We recently posed a question to our readers which was intended to be quite straightforward; the responses we received proved to be anything but! Our question was this: "If you believe in trickle-down economics, then shouldn't you support raising the minimum wage?"
Our thinking in posing the question was that the concept of supply side economics as espoused by Ronald Reagan and commonly referred to as "trickle-down economics" primarily calls for reducing or eliminating taxes on corporations and easing their regulatory burden. As this economic theory goes, by taking such actions, it is expected that the money saved would be re-invested in the economy and, thereby, benefit all with at least some of that new prosperity finding its way into the households of the working class.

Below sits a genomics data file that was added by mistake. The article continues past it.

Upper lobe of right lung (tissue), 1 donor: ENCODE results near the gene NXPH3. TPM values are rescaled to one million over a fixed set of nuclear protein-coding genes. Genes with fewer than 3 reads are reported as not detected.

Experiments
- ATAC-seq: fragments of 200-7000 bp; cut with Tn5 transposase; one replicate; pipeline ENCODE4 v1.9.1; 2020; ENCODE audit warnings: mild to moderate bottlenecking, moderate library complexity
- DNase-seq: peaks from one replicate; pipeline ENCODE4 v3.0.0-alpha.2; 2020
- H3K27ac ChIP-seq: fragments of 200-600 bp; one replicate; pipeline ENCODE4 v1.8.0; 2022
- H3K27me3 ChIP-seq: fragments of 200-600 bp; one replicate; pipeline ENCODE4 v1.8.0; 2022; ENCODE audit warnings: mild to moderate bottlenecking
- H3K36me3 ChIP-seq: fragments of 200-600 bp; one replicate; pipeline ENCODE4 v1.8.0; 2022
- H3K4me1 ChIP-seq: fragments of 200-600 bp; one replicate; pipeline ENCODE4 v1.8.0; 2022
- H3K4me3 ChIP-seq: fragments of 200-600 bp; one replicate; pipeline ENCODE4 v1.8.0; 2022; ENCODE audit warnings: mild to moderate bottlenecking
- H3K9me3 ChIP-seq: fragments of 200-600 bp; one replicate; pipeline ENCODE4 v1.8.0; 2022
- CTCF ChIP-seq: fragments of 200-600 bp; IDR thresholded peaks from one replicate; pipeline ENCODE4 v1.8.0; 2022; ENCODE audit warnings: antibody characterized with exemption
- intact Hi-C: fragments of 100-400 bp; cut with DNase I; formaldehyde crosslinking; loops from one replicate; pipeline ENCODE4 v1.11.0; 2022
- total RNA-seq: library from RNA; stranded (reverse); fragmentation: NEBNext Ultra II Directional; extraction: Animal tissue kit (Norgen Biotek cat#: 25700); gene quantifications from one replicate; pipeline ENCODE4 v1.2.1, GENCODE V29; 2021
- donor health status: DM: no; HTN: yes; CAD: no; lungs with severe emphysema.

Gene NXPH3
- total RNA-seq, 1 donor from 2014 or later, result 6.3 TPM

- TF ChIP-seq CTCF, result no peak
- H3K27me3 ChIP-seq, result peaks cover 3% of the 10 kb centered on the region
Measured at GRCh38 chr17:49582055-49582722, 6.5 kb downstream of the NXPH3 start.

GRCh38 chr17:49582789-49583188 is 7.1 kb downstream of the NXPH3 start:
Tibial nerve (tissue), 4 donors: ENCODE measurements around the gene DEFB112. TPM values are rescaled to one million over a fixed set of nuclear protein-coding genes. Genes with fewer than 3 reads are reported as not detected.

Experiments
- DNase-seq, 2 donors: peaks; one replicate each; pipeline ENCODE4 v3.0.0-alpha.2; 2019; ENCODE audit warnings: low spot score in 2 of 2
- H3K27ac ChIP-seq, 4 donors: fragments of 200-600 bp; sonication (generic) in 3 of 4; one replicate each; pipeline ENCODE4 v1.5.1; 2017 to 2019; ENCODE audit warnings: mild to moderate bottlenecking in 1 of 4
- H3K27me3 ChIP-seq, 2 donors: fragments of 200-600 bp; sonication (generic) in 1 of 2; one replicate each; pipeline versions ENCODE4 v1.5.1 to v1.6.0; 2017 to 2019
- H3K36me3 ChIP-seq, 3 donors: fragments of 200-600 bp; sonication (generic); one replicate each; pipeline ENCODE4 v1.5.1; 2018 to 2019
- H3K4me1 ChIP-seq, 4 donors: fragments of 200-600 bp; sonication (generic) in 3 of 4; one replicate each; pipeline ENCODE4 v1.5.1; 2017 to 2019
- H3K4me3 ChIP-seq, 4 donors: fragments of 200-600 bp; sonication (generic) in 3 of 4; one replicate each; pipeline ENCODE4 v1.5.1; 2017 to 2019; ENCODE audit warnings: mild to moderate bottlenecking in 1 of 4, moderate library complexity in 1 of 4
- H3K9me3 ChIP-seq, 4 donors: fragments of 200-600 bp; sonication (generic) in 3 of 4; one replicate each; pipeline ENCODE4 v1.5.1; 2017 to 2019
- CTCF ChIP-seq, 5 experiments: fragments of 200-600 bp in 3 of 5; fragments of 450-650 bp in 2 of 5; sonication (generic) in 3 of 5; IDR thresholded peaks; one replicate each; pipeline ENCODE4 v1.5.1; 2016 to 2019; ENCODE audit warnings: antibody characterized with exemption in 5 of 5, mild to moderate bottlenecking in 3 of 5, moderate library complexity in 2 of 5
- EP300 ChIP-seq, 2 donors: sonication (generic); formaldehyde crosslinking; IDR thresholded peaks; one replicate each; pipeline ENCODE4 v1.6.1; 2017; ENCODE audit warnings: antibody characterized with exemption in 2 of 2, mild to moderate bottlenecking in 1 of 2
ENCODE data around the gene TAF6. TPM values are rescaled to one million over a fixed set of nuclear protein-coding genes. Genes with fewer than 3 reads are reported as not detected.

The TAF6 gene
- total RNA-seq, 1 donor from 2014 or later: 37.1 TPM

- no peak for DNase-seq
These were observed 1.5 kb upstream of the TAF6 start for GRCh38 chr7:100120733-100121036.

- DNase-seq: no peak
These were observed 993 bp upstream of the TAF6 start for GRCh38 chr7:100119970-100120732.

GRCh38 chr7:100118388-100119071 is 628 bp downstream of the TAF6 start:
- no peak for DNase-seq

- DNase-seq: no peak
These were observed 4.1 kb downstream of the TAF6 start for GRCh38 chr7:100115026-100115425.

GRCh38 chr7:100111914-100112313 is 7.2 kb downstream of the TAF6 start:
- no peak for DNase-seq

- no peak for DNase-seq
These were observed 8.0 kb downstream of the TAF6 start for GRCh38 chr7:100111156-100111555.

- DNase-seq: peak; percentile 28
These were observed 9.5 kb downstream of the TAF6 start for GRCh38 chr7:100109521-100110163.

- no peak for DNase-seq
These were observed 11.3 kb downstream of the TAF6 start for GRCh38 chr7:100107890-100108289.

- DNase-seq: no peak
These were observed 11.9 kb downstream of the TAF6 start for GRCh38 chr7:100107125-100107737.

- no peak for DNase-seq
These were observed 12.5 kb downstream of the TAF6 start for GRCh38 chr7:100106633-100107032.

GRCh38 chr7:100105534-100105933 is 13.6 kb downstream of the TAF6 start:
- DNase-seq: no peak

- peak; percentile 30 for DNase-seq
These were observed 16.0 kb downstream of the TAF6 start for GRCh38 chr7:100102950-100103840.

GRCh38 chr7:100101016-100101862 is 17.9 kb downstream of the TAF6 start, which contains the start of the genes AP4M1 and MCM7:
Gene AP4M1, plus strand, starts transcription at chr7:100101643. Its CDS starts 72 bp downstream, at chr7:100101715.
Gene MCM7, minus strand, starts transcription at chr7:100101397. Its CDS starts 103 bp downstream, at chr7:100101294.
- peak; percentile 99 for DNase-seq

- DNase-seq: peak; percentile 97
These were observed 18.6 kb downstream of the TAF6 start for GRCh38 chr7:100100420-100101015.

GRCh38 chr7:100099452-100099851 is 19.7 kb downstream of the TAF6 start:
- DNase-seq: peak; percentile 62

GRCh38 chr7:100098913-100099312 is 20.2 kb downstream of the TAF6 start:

With the rise of income inequality over the last thirty to thirty-five years resulting in such statistics as the top 400 wealthiest Americans accounting for as much wealth as the bottom 155 million Americans, it is safe to say that is clearly not happening. Therefore, and again as straightforward as we can make it, wouldn't raising the minimum wage serve as an effective mechanism for breaking the logjam of profits at the top of the income scale and help some of that wealth find its way into the pockets of the workers as, apparently, expected by Ronald Reagan and his economic advisor, David Stockman, who readily used the term "trickle down"?